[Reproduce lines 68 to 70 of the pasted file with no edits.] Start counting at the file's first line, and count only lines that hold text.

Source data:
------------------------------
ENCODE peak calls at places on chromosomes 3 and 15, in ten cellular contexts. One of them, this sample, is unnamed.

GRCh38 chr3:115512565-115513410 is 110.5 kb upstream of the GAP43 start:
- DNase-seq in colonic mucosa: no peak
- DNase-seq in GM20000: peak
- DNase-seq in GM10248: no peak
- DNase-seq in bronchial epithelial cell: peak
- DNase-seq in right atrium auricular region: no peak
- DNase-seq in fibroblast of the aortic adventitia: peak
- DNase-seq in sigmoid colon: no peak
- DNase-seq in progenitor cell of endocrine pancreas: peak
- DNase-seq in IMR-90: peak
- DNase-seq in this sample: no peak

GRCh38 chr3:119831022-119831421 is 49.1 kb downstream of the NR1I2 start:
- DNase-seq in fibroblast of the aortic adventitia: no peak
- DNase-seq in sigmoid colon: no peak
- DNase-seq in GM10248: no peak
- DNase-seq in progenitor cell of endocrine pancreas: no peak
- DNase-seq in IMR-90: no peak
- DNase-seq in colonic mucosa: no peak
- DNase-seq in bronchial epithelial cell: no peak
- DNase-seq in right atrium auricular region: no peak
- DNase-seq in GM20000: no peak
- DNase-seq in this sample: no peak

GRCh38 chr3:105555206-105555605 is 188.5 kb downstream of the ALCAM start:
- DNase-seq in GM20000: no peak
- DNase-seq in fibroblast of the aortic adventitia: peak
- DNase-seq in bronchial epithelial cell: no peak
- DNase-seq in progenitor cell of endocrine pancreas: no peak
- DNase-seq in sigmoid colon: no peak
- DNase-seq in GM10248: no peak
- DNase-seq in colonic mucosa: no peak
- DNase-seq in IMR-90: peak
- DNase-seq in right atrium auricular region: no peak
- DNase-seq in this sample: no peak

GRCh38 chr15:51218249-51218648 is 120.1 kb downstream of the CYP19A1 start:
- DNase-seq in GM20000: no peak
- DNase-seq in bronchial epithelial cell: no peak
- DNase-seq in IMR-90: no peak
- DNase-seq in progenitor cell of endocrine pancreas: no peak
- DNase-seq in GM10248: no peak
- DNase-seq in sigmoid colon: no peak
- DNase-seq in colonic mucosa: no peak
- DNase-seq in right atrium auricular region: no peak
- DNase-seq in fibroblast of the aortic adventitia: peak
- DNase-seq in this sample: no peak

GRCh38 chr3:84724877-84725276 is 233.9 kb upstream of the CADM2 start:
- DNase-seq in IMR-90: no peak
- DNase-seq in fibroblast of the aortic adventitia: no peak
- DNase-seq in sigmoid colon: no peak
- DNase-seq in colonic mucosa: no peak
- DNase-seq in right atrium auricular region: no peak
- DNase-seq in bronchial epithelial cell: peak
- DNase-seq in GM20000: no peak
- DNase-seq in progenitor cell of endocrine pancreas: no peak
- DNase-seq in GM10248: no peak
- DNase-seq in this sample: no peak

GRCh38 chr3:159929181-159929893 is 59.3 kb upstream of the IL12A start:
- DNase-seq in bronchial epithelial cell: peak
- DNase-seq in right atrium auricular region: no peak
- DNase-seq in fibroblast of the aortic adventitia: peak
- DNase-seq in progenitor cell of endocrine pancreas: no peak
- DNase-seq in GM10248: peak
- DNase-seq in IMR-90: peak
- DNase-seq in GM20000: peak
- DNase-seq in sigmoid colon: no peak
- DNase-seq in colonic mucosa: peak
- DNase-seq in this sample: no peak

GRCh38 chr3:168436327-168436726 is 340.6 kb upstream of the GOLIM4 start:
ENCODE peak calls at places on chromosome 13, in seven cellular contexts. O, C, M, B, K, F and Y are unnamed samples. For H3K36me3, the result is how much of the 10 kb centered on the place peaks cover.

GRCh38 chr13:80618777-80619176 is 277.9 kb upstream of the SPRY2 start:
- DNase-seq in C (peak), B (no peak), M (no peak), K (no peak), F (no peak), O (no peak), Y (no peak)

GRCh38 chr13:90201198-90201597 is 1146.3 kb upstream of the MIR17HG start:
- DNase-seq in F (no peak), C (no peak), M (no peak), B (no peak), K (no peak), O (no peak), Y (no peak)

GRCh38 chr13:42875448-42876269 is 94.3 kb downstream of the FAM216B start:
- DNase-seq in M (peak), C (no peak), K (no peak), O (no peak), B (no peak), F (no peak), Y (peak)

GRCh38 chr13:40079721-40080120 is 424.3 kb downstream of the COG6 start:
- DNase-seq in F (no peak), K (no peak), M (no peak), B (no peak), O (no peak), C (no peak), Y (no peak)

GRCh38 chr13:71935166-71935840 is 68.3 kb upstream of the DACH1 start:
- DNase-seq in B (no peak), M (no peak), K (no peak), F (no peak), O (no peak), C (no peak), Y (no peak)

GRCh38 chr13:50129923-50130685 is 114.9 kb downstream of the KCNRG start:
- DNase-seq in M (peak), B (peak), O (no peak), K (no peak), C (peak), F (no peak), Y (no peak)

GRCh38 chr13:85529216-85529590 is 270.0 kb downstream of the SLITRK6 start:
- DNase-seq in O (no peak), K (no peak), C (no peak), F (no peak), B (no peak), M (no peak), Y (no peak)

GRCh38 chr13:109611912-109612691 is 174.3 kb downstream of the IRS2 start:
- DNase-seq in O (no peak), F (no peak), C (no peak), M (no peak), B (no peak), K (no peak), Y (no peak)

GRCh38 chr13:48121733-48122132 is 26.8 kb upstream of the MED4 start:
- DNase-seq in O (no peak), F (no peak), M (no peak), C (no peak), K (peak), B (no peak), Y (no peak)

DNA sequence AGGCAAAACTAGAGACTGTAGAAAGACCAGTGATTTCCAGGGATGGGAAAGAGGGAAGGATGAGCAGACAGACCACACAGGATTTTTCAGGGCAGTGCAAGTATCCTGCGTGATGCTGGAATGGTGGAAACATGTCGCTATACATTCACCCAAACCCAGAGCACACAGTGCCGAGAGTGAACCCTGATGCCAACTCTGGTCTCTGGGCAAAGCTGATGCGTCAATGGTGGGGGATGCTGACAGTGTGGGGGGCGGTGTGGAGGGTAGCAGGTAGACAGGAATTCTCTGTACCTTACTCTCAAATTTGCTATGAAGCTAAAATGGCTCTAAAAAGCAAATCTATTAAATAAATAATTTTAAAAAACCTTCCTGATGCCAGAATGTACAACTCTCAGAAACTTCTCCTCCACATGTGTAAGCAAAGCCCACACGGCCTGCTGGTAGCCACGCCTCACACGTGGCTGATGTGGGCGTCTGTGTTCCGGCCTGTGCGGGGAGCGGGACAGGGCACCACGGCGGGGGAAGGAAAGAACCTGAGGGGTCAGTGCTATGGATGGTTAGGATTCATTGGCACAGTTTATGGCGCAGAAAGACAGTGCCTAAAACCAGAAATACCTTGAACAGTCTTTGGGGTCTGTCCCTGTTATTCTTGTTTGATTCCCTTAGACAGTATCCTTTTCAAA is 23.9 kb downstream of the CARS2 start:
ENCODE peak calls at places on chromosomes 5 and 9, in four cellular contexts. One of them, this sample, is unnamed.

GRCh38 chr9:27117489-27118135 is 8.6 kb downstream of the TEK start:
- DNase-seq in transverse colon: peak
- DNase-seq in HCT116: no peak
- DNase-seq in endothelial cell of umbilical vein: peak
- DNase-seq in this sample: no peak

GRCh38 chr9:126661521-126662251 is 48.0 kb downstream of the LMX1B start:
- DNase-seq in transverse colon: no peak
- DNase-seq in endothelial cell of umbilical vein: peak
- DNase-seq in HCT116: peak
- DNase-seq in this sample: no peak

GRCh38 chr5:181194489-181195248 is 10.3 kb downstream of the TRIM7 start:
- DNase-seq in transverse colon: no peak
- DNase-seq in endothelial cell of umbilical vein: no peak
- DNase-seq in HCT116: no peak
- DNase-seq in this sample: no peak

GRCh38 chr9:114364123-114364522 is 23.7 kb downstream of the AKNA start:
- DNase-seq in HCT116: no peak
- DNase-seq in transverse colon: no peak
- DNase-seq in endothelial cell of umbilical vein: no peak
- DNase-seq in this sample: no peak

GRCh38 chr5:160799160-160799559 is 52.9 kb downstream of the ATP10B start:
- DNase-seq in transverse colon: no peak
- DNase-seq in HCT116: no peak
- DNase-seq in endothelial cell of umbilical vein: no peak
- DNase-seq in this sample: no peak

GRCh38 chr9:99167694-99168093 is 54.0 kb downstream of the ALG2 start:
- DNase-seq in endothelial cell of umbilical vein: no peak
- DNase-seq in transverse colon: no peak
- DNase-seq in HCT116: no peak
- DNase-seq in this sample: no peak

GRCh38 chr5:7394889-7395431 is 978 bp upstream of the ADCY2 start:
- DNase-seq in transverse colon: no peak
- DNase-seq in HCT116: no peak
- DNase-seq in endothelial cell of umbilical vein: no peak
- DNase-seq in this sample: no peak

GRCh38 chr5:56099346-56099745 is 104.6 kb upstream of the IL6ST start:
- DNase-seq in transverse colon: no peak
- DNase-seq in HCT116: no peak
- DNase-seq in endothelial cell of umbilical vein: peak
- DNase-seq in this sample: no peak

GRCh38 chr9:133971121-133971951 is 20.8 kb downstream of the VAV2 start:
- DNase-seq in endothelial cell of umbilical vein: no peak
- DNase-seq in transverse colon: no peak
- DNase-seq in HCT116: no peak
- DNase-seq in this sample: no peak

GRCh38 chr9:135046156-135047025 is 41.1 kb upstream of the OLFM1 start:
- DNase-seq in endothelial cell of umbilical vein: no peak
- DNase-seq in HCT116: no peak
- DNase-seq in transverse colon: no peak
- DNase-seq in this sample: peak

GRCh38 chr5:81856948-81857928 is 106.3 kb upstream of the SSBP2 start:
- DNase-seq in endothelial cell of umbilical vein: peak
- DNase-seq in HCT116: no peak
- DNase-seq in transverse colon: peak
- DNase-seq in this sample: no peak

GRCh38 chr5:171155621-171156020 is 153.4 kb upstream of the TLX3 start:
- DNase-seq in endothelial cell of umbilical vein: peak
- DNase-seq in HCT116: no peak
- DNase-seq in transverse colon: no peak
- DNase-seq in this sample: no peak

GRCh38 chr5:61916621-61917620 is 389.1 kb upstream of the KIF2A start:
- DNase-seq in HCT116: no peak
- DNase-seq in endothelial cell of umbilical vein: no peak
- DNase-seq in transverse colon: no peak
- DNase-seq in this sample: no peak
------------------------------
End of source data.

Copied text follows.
GRCh38 chr3:168436327-168436726 is 340.6 kb upstream of the GOLIM4 start:
ENCODE peak calls at places on chromosome 13, in seven cellular contexts. O, C, M, B, K, F and Y are unnamed samples. For H3K36me3, the result is how much of the 10 kb centered on the place peaks cover.

GRCh38 chr13:80618777-80619176 is 277.9 kb upstream of the SPRY2 start: